Don Norman and others on Emotional Design.

Donald Norman is a cognitive psychologist and usability guru who committed himself to the development of the theory of Emotional Design. In this book he claims that attractive things work better (2004). At first glance it seems irrelevant that attractive things work better. It all comes down to the way people perceive things around them; one’s picture of beauty may be different to somebody else’s.


Norman’s work seems to be originating from Damasio’s research on emotions and brain. Damasio was the first to provide relevant proofs of strong relation between emotion and cognition (1994). Although, at first glance design, cognition and emotion seem to be distant disciplines, in my opinion Damasio’s study on emotions was a base for Norman’s concept of the emotional design.


Norman distinguished three levels of experience processing: the unconscious biological one – called visceral, subconscious one, responsible for everyday behaviours – called behavioural and the one responsible for deep cognition – called reflective (2004). All three levels are connected together and determine how we perceive the world and things. According to Norman, when designing we need to remember about these levels of processing.Nevertheless, the book Emotional Design does not mention much about practical implementations of the theory of emotional design itself. The book just presents the examples of existing products and does not show a designers’ step by step procedure of actual emotional design process. Nevertheless, Norman claims that the three levels of processing experience are guides to the three levels of designing.


The papers like Emotional Design: Application of a Research Based Design Approach by Desmet, Porcelijn and Dijk can be seen as an endorsement to Norman’s book, providing a practical induction into emotional design with a highlight on designing for WOW (2007). The wow is explained to be a combination of fascination, pleasant surprise and desire.

The authors suggest that experience of excitement motivates people to prefer certain products than others. According to Desmet, Porcelijn and van Dijk there are three product features that should be fulfilled in order for a product to be successful: basic, performance and excitement (2007). Firstly, the basic features are what the product is supposed to be delivering. Secondly the performance features ensure that the product stands out from the competitors. Lastly, the excitement features concern the experiences that customer does not expect to encounter in the product and is delighted to discover. Designers wishing to trigger a wow factor should use as many excitement features as possible. Nevertheless, the authors call attention to a fact that things which are exciting today may no longer be exciting tomorrow.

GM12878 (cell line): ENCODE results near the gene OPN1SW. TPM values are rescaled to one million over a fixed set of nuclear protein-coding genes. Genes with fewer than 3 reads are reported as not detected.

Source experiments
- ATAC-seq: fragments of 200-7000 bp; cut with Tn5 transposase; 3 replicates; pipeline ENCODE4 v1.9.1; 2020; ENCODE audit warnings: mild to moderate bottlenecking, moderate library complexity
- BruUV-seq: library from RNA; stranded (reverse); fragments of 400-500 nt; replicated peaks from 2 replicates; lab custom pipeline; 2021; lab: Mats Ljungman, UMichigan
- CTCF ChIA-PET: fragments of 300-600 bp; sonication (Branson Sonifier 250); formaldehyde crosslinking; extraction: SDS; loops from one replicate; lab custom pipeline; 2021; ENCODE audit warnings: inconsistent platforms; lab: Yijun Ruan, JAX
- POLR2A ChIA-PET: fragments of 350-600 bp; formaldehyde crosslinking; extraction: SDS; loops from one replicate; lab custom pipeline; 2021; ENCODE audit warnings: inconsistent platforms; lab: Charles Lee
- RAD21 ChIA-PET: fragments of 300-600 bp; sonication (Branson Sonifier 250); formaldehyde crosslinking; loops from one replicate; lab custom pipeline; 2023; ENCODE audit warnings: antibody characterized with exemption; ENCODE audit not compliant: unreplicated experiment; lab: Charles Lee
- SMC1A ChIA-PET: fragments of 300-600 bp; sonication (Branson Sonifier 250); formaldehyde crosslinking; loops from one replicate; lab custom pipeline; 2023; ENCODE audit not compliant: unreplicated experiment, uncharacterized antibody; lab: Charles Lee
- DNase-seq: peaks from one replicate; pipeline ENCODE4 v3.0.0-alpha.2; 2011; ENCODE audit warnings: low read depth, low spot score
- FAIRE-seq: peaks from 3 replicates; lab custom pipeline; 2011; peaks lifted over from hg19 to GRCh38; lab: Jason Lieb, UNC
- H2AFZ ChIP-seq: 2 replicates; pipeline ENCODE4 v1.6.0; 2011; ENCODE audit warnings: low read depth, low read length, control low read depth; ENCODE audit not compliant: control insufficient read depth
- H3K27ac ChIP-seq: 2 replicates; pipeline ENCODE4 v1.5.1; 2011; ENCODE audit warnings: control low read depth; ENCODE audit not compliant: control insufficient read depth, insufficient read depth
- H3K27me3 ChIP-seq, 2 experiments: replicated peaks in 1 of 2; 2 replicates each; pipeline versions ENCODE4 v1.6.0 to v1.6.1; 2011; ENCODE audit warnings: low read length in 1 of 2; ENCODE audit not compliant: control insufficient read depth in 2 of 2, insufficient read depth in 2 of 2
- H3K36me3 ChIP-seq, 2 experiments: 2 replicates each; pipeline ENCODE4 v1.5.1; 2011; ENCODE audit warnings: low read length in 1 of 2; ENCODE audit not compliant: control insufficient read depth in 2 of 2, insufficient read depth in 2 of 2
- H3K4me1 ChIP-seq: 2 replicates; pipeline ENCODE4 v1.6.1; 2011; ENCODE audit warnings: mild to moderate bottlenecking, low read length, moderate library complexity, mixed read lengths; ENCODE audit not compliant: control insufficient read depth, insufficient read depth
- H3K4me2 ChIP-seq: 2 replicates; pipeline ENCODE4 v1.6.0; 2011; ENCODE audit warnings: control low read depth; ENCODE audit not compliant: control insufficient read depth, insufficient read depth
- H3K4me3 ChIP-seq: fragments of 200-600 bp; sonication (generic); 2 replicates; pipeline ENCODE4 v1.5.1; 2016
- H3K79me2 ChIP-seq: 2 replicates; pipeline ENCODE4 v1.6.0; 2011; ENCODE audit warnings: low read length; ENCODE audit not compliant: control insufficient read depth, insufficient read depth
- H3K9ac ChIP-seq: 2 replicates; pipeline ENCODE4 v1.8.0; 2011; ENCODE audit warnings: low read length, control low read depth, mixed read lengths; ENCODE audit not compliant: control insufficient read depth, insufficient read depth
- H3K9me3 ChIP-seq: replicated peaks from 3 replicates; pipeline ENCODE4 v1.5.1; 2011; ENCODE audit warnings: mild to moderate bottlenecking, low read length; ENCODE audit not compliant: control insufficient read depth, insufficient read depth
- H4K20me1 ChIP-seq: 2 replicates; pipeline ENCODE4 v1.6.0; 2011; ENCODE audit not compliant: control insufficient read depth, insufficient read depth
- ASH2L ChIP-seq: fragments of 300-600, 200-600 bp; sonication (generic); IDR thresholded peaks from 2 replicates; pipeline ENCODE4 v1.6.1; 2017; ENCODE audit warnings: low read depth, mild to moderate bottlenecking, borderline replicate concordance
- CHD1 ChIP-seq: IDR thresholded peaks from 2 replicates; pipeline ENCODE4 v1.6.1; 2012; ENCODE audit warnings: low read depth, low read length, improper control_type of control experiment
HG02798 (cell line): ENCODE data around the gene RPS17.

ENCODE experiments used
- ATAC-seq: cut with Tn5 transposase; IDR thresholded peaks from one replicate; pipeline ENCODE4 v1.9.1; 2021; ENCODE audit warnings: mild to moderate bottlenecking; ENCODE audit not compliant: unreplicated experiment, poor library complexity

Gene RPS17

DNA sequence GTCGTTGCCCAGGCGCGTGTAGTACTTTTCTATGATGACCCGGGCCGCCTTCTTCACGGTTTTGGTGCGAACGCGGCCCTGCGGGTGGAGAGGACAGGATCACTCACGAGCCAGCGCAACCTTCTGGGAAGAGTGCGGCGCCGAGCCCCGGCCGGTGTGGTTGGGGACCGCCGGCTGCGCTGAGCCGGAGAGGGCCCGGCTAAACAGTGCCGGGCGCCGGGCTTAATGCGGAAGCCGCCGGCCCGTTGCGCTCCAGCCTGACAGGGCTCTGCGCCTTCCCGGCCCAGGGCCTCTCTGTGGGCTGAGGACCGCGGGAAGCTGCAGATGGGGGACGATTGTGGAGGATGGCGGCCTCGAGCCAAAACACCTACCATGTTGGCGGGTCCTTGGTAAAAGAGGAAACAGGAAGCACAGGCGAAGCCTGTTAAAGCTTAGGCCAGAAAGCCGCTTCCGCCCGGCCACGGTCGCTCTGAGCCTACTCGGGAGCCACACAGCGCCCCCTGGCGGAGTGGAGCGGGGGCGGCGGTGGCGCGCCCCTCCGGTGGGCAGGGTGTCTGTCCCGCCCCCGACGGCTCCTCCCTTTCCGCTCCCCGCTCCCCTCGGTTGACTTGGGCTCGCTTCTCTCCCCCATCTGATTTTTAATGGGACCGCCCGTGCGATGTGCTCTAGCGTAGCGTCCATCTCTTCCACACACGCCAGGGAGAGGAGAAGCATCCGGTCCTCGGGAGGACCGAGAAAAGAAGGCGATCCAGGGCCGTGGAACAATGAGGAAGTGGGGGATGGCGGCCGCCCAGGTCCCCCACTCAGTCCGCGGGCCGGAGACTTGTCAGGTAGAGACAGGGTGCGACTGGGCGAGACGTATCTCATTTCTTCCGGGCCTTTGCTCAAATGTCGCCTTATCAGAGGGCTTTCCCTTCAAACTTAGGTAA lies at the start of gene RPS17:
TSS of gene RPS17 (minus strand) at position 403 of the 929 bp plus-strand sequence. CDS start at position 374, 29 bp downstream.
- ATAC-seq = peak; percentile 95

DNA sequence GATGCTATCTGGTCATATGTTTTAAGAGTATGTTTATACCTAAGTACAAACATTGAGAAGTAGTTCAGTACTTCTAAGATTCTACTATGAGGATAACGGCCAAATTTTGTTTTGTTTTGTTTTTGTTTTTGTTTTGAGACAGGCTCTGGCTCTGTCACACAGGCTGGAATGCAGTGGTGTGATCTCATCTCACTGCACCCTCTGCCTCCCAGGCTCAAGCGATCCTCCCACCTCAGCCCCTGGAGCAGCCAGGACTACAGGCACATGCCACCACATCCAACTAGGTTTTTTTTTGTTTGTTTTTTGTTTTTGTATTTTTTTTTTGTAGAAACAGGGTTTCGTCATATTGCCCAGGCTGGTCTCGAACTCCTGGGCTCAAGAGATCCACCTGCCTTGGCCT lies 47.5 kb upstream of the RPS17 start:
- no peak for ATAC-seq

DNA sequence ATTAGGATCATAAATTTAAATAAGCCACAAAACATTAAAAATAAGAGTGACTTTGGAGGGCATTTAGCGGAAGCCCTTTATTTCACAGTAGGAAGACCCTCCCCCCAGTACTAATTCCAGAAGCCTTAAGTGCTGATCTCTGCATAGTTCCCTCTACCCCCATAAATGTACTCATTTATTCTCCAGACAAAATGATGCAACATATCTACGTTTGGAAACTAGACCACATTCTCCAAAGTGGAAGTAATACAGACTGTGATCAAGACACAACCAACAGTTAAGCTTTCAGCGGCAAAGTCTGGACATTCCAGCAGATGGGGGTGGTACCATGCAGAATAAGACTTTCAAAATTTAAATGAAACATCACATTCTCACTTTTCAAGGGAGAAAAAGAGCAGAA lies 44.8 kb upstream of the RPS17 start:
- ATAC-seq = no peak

The authors mention three human concerns: goals, standards and attitudes all of which are relevant to product emotions (2007). Goals are things people want to get done. Standards are things we believe in. The attitudes are related to our likes and dislikes. This view of emotional design uses different terminology than Norman’s book however provides similar view into the issue of designing things emotionally. Similarly in the academic paper Designers and Users: Two Perspectives on Emotion and Design, Norman and computer scientist Andrew Ortony contrast users’ and designers’ points of view (2004). Designers are working on the factors like functionality, appearance, cost, brand, legacy etc. Users benefit from well designed products. Nevertheless, when creating a product, designers cannot have direct control over users’ emotional activity; however they can model it by using emotional affordances which can shape some of the users’ responses (2004). According to me, the natures of the emotional design is in putting the users in the middle of the design process and try to satisfy their various emotional needs with products designed in a way to fulfil user expectations and beyond.



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